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Japan's Constitution Day: 77 Years of Democracy and Debate

TOKYO, May 04 (News On Japan) - Constitution Memorial Day, on May 3rd, marked 77 years since the enforcement of the Japanese Constitution. On May 3, 1947, a ceremony to commemorate the enforcement of the Japanese Constitution was held at the Imperial Palace Plaza. Despite the rain, approximately 10,000 people gathered.

Two years after the war, under the new constitution based on the three principles of "popular sovereignty," "respect for fundamental human rights," and "pacifism," Japan embarked on a new path. Friday marked 77 years since that day.

Fumio Kishida, Prime Minister (January): "As the president of the Liberal Democratic Party, I remain committed to achieving constitutional revision during my term, and this year, we will work on drafting proposals and accelerate bipartisan discussions."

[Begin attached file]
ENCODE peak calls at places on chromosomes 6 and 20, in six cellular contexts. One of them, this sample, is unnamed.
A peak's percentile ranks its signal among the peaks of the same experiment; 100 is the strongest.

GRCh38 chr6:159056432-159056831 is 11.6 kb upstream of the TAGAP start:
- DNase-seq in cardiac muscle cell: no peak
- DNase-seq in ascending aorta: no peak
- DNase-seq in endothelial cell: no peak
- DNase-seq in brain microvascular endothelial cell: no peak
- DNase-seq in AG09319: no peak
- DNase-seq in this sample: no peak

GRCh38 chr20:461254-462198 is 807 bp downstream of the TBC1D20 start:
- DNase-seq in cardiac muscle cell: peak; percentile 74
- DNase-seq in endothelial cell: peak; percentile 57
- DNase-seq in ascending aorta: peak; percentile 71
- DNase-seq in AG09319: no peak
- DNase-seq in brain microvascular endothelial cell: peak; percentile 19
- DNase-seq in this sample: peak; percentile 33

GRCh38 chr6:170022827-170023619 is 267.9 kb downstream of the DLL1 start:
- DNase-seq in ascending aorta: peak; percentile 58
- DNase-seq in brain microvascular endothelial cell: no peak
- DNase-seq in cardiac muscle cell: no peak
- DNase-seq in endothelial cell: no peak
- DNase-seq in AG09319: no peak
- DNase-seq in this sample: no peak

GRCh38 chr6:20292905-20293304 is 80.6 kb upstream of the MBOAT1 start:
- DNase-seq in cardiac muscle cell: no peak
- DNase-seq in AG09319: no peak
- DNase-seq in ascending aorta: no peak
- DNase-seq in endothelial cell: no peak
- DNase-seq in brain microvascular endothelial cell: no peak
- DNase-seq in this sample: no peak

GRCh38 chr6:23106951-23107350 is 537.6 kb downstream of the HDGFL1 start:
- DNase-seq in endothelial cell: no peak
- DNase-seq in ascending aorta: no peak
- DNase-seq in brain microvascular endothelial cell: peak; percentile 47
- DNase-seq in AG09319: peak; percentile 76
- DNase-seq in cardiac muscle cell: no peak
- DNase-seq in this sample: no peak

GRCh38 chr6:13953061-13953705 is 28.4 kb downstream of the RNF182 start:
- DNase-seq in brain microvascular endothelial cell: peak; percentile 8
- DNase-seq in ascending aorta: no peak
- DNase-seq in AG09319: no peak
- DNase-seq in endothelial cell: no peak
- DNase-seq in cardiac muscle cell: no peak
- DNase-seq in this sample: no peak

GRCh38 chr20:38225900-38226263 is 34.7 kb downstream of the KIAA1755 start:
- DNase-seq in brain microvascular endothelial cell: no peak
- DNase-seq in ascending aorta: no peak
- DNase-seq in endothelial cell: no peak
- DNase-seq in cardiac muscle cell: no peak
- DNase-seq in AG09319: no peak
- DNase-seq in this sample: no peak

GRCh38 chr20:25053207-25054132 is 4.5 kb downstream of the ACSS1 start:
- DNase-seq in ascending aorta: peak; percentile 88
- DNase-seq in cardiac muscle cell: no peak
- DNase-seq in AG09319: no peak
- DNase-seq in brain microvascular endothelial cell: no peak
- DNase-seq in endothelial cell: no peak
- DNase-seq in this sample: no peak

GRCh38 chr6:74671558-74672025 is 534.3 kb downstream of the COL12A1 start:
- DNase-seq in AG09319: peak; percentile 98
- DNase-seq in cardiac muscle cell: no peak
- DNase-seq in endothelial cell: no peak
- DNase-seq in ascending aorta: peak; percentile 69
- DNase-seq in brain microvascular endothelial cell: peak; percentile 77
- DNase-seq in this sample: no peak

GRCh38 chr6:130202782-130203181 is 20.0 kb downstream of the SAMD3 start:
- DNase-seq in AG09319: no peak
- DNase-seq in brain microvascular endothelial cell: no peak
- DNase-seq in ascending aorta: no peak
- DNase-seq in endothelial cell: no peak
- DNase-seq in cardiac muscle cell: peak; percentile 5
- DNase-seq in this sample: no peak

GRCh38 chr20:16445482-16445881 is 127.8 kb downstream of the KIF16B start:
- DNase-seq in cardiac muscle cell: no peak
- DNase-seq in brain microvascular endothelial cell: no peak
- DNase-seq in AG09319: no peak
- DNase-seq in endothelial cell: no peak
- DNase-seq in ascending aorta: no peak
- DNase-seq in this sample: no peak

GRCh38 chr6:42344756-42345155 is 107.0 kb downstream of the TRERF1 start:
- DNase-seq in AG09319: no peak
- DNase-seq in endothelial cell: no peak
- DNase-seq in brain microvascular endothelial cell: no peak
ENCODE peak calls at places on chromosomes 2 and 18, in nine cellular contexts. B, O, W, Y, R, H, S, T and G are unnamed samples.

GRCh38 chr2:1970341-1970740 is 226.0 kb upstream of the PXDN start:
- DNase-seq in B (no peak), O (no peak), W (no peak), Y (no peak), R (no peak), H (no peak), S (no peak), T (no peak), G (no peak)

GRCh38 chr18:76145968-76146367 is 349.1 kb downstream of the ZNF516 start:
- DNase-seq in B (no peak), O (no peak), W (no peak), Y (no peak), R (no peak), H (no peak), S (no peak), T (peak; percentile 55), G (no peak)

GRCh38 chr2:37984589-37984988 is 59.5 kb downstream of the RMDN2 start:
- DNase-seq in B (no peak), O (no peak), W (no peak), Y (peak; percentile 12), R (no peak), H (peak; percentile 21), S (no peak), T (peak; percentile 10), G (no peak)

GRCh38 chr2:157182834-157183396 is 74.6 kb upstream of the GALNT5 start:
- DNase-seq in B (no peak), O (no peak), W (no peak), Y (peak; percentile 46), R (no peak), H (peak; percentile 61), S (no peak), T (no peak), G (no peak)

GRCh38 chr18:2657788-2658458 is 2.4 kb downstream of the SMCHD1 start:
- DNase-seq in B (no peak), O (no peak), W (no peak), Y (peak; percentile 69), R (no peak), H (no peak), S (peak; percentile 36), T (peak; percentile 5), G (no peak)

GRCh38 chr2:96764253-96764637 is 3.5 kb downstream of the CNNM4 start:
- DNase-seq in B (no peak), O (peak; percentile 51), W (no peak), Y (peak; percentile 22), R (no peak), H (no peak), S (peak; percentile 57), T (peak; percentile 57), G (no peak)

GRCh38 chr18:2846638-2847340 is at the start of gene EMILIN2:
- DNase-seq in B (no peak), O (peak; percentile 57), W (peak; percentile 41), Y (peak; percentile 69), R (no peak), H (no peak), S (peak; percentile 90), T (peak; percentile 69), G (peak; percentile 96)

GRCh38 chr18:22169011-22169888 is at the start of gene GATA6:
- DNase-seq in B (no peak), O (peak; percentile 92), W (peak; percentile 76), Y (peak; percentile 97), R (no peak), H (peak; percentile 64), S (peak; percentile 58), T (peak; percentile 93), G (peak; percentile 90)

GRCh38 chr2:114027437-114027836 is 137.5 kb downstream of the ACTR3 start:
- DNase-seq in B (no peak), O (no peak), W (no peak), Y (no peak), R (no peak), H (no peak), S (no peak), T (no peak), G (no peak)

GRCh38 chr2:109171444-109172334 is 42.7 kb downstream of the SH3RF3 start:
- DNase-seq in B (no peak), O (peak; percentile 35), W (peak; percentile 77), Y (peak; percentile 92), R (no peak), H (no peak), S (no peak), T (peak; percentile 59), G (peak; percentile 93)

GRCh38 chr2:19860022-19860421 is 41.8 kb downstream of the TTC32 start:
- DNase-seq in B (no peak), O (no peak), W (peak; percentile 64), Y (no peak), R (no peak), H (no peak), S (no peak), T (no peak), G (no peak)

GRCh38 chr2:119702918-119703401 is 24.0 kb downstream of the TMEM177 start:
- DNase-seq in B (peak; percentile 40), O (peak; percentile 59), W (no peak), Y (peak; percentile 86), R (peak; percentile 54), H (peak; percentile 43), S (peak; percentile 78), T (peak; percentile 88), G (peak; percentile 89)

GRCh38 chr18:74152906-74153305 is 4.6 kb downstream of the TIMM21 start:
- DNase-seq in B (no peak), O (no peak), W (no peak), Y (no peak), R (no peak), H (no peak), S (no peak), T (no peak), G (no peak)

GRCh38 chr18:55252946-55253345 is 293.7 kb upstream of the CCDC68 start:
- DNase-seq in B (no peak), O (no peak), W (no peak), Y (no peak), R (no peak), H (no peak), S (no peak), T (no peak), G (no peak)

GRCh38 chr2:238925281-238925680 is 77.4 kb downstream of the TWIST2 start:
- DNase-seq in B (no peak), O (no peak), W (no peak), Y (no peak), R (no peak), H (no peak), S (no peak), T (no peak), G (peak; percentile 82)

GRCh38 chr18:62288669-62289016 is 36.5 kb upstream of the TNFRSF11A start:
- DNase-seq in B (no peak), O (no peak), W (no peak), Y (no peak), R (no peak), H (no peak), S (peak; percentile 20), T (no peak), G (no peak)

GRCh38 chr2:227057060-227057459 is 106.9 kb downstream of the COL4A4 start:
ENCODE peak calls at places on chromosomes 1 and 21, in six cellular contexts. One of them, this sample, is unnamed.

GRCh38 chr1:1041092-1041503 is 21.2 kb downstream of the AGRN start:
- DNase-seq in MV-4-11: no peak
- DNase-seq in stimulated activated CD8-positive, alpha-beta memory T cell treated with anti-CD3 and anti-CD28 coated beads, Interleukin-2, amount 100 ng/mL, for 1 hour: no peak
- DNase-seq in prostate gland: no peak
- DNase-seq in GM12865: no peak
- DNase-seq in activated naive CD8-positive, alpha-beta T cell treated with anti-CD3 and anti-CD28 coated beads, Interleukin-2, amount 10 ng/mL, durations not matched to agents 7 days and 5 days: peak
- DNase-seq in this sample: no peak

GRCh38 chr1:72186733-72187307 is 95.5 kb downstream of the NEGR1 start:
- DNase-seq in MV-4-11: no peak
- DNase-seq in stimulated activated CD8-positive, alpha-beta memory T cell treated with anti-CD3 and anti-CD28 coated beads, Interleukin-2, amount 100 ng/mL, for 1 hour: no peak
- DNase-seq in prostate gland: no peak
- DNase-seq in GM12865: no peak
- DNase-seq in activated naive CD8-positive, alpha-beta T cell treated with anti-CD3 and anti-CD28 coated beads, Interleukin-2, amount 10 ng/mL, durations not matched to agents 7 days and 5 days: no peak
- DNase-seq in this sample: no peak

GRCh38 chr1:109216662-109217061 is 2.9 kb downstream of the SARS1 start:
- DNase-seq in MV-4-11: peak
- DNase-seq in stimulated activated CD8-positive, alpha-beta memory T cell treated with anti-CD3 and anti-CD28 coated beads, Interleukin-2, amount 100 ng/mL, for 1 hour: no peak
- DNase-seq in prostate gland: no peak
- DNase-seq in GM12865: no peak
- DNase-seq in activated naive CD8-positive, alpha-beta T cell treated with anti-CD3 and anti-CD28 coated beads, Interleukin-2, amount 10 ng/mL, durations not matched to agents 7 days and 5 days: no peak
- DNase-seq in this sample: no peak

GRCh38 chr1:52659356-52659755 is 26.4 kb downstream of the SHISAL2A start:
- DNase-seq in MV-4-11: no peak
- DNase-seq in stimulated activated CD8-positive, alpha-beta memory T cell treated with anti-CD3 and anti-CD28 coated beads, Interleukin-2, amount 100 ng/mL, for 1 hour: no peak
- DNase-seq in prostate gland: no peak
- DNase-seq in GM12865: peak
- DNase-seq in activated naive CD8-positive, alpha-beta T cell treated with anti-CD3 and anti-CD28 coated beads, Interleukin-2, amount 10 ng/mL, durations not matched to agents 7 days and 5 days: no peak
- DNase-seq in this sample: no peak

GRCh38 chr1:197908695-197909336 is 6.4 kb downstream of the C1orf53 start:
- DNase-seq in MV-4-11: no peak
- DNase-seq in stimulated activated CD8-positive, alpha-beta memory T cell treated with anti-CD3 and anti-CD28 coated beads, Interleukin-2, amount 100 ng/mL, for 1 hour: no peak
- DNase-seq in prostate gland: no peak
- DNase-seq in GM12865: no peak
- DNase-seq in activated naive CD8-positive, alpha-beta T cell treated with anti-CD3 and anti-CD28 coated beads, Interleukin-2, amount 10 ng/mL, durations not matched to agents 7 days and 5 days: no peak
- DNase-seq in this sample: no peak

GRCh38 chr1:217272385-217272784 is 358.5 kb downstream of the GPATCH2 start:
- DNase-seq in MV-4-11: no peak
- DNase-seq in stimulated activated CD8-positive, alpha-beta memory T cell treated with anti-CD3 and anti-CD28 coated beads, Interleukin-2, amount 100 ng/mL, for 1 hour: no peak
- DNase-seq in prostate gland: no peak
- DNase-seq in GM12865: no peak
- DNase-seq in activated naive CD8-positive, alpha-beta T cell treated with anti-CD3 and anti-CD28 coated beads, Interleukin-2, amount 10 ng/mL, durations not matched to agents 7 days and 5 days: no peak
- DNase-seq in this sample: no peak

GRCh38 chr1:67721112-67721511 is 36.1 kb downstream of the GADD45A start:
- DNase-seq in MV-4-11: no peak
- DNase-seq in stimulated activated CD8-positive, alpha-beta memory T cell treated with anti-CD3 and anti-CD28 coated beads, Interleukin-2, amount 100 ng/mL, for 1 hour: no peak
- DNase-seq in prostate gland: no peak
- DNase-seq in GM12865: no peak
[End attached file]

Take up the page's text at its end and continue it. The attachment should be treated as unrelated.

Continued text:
Kishida has expressed his desire for constitutional revision during his term as president, which runs until September. For the Liberal Democratic Party, constitutional revision has been a "party platform" since its founding.

Last month, the House of Representatives' Constitutional Review Committee held the first substantial discussion of the current session, where the Liberal Democratic Party called for negotiations to draft a revision proposal.

The Constitutional Democratic Party expressed reluctance, arguing, "Does the Liberal Democratic Party, which cannot resolve the slush fund issue, have the legitimacy to discuss constitutional revision?"

The Upper House's Constitutional Review Committee will hold its first free debate of the current session on May 8.

Source: ANN

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